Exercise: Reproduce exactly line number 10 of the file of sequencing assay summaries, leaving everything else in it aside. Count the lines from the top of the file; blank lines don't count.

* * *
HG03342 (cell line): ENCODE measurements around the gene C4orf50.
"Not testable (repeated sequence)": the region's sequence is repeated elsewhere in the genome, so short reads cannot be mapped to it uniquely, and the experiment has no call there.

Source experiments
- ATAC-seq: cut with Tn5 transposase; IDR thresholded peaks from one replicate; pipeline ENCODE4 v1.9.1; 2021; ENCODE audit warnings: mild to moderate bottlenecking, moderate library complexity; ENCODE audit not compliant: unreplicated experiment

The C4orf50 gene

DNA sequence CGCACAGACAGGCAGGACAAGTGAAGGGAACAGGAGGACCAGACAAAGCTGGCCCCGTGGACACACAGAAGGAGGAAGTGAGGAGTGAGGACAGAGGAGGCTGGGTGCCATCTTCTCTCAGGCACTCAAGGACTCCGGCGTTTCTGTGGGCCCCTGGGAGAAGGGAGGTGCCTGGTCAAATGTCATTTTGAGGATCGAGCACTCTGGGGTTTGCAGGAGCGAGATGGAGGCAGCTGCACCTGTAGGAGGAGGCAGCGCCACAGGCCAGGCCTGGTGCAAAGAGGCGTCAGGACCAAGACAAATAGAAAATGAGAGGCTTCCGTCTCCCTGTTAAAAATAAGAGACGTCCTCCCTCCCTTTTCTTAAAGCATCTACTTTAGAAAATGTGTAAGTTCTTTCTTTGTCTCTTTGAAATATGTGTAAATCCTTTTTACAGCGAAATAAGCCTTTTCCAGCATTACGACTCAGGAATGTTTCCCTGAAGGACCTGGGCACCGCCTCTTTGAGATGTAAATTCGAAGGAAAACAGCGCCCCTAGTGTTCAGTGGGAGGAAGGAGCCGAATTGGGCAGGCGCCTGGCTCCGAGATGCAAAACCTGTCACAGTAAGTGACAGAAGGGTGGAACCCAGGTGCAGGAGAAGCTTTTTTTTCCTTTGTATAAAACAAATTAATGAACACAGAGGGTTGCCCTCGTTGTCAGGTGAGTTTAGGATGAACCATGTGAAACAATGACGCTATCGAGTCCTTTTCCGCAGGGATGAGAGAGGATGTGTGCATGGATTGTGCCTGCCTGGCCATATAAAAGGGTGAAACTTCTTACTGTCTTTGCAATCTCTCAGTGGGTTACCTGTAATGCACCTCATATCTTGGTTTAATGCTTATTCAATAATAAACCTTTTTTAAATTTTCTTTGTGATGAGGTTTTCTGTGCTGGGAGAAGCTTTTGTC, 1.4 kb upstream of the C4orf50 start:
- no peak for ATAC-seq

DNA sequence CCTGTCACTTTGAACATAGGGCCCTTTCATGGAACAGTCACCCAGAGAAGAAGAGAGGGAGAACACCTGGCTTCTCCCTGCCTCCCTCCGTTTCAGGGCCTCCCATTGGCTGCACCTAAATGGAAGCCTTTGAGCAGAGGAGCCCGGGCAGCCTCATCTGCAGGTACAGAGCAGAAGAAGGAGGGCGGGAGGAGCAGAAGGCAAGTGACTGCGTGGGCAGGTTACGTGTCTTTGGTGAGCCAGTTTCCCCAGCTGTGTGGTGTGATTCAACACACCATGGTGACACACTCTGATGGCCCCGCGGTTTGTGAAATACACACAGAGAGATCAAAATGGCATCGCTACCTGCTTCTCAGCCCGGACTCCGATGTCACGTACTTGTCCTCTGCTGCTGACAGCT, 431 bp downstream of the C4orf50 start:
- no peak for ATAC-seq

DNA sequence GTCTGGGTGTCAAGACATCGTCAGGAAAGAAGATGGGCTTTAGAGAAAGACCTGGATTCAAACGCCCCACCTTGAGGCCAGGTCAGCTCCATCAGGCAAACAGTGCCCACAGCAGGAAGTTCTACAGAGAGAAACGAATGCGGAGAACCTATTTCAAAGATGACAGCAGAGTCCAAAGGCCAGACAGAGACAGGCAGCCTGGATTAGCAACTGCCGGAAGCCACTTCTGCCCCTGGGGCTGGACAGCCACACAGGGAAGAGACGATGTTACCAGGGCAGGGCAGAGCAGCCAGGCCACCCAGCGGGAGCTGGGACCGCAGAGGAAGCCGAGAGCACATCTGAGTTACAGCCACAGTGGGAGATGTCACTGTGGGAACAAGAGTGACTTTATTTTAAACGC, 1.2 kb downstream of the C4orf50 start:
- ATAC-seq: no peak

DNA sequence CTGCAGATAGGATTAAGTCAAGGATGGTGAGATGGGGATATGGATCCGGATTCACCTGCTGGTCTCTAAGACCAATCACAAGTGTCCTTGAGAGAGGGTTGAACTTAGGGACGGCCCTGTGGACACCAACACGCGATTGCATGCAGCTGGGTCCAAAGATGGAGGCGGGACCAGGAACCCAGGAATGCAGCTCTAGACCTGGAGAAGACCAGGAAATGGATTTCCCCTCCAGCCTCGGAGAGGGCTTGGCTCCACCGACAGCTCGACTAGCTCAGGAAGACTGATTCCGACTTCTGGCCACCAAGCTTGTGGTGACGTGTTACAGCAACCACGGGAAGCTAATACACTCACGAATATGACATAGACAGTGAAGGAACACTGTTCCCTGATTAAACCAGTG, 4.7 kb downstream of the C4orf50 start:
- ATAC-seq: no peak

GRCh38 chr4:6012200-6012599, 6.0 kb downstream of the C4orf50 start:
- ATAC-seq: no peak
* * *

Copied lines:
DNA sequence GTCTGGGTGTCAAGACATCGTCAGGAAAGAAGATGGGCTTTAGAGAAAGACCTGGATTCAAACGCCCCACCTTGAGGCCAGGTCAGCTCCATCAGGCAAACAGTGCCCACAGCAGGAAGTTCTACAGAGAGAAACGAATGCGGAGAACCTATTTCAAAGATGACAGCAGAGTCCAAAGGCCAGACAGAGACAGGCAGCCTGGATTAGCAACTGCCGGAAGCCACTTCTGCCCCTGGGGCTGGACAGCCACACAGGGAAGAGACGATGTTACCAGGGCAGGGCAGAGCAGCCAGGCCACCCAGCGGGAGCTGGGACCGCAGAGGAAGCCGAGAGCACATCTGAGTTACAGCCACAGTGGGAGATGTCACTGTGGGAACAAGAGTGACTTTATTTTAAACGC, 1.2 kb downstream of the C4orf50 start: